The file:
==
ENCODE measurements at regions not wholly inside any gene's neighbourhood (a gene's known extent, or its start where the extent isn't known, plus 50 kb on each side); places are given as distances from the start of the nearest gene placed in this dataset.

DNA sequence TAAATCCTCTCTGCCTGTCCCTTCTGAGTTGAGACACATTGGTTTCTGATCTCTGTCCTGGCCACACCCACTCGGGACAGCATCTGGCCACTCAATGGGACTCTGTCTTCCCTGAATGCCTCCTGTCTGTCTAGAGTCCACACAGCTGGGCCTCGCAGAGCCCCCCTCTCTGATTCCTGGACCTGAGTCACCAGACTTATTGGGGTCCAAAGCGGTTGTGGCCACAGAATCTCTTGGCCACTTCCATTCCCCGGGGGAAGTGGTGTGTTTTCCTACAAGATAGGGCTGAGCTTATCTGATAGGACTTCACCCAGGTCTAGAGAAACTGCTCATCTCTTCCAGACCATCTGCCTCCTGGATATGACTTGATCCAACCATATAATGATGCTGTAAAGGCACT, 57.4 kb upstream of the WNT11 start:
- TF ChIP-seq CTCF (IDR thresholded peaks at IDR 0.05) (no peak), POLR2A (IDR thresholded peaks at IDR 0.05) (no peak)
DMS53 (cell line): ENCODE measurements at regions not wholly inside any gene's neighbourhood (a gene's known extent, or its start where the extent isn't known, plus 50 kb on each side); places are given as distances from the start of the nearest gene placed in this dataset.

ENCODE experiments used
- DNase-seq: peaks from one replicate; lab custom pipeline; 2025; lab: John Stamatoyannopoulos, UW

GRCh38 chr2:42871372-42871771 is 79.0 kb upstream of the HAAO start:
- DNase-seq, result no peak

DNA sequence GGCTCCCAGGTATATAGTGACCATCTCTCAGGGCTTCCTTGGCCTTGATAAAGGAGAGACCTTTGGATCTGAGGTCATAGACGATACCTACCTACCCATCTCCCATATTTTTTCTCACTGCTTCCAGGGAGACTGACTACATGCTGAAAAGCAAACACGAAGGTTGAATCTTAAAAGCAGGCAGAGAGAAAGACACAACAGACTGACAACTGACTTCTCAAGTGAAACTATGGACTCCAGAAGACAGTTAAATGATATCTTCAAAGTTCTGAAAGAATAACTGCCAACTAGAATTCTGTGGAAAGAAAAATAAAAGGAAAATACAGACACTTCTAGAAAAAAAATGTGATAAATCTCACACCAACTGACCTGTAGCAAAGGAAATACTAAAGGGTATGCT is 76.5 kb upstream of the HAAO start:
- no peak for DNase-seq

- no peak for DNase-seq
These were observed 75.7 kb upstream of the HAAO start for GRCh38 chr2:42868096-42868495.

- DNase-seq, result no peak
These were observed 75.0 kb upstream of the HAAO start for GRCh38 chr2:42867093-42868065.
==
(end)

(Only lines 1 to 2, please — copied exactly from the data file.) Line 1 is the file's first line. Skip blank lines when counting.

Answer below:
ENCODE measurements at regions not wholly inside any gene's neighbourhood (a gene's known extent, or its start where the extent isn't known, plus 50 kb on each side); places are given as distances from the start of the nearest gene placed in this dataset.

DNA sequence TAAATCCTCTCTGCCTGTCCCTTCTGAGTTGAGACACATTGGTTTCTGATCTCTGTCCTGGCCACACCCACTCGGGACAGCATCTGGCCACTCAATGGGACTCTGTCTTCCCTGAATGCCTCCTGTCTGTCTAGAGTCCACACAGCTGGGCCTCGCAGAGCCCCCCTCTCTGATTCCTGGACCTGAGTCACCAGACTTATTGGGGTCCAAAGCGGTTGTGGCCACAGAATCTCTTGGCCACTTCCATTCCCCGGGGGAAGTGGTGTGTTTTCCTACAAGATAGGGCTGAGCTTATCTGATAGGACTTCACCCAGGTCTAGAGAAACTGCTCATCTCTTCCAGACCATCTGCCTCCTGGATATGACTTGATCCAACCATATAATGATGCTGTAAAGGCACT, 57.4 kb upstream of the WNT11 start: